Staff without security clearance monitor offenders
Staff without security clearance are being allowed to monitor high-risk offenders living in approved premises - commonly known as bail hostels or probation hostels - the BBC has learnt.
Earlier this month, two private firms, Sodexo and OCS, began providing overnight staff cover at the hostels as part of a new government contract.
The government has confirmed that some of these staff will not be vetted.
The union Unison has accused ministers of "gambling with public safety".
The Ministry of Justice has said any staff without security clearance would work alongside "fully-vetted" members of the National Probation Service.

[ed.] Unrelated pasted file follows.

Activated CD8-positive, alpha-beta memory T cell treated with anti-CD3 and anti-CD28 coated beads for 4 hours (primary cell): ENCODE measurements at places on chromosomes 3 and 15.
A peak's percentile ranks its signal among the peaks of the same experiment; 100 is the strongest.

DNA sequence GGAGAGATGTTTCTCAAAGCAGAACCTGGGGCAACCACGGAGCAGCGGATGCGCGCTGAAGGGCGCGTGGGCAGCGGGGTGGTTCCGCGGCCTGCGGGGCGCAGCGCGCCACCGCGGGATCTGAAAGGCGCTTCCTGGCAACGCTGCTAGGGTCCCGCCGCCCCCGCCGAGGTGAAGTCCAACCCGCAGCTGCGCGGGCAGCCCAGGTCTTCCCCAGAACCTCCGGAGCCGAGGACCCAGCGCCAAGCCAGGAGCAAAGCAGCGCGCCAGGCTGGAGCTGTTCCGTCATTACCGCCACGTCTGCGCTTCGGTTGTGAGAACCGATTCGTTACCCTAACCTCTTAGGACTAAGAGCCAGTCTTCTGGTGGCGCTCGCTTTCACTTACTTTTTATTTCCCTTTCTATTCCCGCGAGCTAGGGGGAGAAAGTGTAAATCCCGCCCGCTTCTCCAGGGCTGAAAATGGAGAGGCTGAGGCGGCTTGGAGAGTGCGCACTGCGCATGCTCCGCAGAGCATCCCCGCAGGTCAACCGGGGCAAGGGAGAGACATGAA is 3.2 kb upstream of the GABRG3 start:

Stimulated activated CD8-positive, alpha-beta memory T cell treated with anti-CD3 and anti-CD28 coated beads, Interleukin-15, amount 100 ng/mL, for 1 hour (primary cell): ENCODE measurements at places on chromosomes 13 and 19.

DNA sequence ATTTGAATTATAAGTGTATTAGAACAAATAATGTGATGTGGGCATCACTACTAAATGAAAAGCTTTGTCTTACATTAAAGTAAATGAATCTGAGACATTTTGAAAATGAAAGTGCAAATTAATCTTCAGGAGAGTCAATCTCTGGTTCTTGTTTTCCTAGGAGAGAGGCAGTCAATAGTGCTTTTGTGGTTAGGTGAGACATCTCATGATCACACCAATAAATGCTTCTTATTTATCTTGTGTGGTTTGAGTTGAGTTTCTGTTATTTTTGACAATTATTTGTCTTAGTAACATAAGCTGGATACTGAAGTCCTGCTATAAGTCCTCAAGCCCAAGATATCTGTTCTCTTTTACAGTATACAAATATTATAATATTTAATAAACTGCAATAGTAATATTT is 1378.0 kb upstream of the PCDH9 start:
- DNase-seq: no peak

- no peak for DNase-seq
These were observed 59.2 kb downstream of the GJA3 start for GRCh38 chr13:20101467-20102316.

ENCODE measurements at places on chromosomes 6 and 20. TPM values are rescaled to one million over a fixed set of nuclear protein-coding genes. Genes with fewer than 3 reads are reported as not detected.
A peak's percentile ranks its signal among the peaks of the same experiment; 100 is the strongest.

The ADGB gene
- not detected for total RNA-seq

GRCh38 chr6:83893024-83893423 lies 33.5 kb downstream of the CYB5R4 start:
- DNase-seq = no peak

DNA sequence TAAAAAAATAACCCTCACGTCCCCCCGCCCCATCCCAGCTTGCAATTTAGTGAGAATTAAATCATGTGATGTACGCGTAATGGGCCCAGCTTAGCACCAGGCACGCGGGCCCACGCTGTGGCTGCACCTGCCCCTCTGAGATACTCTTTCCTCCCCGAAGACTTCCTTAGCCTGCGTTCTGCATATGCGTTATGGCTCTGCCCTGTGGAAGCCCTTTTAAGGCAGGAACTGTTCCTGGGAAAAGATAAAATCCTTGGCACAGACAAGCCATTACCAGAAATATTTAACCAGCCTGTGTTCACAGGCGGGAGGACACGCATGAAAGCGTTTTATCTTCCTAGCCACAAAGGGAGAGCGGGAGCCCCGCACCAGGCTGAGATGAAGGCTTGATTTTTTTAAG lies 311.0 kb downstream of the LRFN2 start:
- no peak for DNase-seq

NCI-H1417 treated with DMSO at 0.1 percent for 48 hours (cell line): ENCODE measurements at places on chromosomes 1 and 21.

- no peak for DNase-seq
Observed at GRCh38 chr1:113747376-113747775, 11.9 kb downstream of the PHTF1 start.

In a letter to union leaders, Justice Secretary David Gauke said there would be a "60-day grace period" to allow contractors to complete criminal record checks and get licences from the security industry authority.
There are about 90 approved premises across England and Wales that provide 2,200 places for released prisoners - the majority of whom have served long sentences for violent or sexual offences.
Offenders are sent to live in the hostels as a condition of their release from prison or if the court believes they need a higher level of supervision in order to protect the public and to reduce the level of reoffending.